Volume:9, Issue: 3

Dec. 27, 2017

A Case Study from Social Pediatrics Practice
Julien, Gilles [about] , Trudel, Hélène (Sioui) [about]

Louis – the terror of the neighborhood

To make the situation more concrete, we’d like to take you for a journey to our pediatric center. Let us look more closely at one particular story. Just as the cases we see daily in our community social pediatric settings, it clearly demonstrates the fact that behind what seems an ordinary problem or a disruptive behavior often lies a violation of children’s fundamental rights. It also highlights how to deal with different views from all actors involved in the child’s life and the importance of acting in the best interest of the child.

… An exasperated mother shouted in the clinic of community social pediatrics, “You’ve gotta give him a higher dose! He’s driving me crazy. If you don’t, they sure won’t let him back into school.” In the waiting room, a six-year-old boy stood as the “terror of the neighborhood” – and he knew it all right.  He was considered so disruptive that the school had deprived him of his right to education several times. Earlier in his short existence, he’d been sent home from daycare and kindergarten on a regular basis.  He was experiencing a form of rejection, not just by his age group and his school, but also by his family.  

When he saw his social pediatrician, Louis ran up to him with a great big smile on his face. “He sure makes me sweat,” his mother said, visibly overwhelmed. “The school keeps sending him home.” The school principal and Louis’ teacher, who were present to participate in the evaluation of the boy’s difficulties, also said that they were overwhelmed.  Their solution was that Louis should be given stronger and stronger medication for his own good and for the good of all other children. Since pills don’t cure every problem (certainly not a tender heart that’s hurting), the road to rejection was bound to continue. Little Louis would do everything he could to provoke rejection.

Around the table, information was shared.  We were all able to understand that the problem was much more complex than his behavior. His father had been in jail since Louis was born. His mother lurched from depression to depression.  She had to take in roomers to pay the rent; and even with this additional revenue, the fridge was sometimes empty. Louis learned very young to muddle through and compensate for the fact that his mother wasn’t there for him; she had several preoccupations.  Little by little, he’d hardened himself and acquired the illusion of power to stop the pain he felt at being alone. If nothing were done, he would be sent to a school for kids with behavioral problems, far away from home, where his chances of becoming a dropout would soar as the years went by. Worst-case scenario: without appropriate support and with no prevention services available, the boy was at high risk of hanging out with delinquents and sinking into criminal behavior.  At age 6, he’d already dabbled in shoplifting and bullying.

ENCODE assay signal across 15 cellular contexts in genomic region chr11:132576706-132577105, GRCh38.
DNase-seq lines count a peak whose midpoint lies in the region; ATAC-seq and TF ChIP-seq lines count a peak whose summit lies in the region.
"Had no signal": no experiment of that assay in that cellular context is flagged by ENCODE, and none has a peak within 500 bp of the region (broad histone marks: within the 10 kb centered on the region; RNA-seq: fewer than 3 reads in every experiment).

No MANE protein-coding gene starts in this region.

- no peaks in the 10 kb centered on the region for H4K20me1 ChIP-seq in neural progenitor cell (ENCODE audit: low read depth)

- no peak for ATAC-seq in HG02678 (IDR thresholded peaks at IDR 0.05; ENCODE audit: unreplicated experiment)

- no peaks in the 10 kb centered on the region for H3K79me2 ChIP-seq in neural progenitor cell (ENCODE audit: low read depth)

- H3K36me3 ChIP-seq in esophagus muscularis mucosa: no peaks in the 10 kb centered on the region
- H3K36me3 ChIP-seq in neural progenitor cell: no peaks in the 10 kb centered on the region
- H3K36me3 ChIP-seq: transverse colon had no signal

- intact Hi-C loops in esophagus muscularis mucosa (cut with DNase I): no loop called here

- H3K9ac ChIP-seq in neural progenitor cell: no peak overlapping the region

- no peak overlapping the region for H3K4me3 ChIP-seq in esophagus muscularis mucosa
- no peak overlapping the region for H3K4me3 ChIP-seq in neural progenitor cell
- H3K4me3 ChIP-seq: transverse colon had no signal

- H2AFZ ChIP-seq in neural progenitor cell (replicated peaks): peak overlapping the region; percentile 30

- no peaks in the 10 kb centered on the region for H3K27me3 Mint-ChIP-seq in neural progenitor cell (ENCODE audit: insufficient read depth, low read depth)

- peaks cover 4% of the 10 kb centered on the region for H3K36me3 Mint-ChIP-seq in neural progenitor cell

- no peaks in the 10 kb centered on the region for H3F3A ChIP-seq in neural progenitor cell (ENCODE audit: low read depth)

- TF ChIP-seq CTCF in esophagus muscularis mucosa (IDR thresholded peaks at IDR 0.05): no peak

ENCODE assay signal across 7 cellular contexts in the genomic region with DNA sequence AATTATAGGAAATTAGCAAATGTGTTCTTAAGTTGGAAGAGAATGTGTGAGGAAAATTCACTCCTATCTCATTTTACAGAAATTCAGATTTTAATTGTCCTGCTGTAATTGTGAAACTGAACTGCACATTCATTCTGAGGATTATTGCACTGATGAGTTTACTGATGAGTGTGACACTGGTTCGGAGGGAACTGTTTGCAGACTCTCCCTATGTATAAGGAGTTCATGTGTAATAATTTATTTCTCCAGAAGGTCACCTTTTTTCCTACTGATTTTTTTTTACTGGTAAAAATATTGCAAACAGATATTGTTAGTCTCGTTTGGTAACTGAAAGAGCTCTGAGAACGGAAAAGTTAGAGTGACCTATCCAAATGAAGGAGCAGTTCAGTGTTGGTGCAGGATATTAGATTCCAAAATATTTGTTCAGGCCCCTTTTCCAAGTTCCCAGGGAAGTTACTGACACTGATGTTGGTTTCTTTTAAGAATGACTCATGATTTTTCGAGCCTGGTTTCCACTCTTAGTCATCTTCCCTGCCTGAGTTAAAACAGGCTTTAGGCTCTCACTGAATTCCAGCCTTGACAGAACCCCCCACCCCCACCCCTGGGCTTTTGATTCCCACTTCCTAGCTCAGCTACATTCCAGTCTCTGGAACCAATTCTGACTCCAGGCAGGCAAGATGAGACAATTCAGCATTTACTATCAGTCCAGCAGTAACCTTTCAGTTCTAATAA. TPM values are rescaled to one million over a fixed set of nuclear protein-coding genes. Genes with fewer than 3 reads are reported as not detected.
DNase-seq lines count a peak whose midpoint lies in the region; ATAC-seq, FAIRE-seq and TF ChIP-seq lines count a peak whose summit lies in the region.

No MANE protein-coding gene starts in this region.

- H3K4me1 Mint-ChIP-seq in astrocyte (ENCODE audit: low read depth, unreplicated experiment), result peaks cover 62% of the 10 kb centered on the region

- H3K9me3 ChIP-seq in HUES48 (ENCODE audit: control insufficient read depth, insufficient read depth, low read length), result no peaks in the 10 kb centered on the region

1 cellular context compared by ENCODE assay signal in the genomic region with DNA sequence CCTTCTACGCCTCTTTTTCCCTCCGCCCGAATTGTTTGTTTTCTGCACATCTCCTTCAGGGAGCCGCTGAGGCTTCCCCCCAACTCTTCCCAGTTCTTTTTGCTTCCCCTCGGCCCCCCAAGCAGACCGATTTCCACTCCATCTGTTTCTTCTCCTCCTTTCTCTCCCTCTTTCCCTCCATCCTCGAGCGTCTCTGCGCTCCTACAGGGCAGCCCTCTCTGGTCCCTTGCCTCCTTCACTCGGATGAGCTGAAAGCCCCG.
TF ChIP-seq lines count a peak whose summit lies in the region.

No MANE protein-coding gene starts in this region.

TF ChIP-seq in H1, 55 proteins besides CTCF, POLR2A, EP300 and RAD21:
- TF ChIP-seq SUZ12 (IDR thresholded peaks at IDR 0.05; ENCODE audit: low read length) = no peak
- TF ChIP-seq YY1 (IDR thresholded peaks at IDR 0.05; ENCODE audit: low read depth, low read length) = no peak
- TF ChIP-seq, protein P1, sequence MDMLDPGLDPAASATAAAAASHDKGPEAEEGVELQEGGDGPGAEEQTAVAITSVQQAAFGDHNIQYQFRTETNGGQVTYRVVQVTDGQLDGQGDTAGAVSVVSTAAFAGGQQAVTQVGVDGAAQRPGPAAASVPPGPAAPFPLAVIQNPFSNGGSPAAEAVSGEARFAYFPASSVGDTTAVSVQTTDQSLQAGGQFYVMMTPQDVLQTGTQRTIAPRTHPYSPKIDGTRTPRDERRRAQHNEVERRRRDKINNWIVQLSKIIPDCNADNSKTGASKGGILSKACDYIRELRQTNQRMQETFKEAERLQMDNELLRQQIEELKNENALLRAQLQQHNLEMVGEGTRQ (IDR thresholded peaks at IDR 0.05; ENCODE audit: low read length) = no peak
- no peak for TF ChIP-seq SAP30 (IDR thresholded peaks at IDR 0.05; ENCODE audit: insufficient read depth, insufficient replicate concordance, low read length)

Given this information, what could be an appropriate solution (intervention) for Louis? We explored the only solution the school could come up with for the moment: to send him to another school with more rules and supervision.  They also believed the youth protection department should be called in. Placing him in a center would help him learn to think about his behavior and acquire some self-discipline. Louis and his mother were already reacting – he would become even more oppositional.

We thus explored how each of the 7 principles of the CRC could assist us in finding a solution for Louis.  With the help offered by the community social pediatrics center, it was decided with the boy that he would remain in his milieu:  his mother would be accompanied by a social worker and would receive some help and respite in a non-judgmental approach; Louis would get individualized help with his homework with a volunteer, and he would get involved in after-school activities offered at the center that will help him control his anger.  The solution did not include giving him a higher dose of medication, as it would only serve to mask the problem.  Rather, follow-up meetings with the social pediatrician and the team were scheduled with the group to ensure that Louis’ situation improved through experiencing success. It turned out to be the only way to meet all this child’s needs while making sure he got the education he was entitled to receive.

1 Dr. Gilles Julien, C.M. (Recipient, Order of Canada, in recognition of his outstanding contributions at the local and regional level);  O.Q. (Officer, National Order of Quebec); Social Pediatrician, Clinical Director, Founder and President of the Foundation Dr. Julien; Hélène (Sioui) Trudel, C.Q. (Chevalière, National Order of Quebec), Master of Law, General Director and Senior Legal Advisor, Foundation Dr. Julien.

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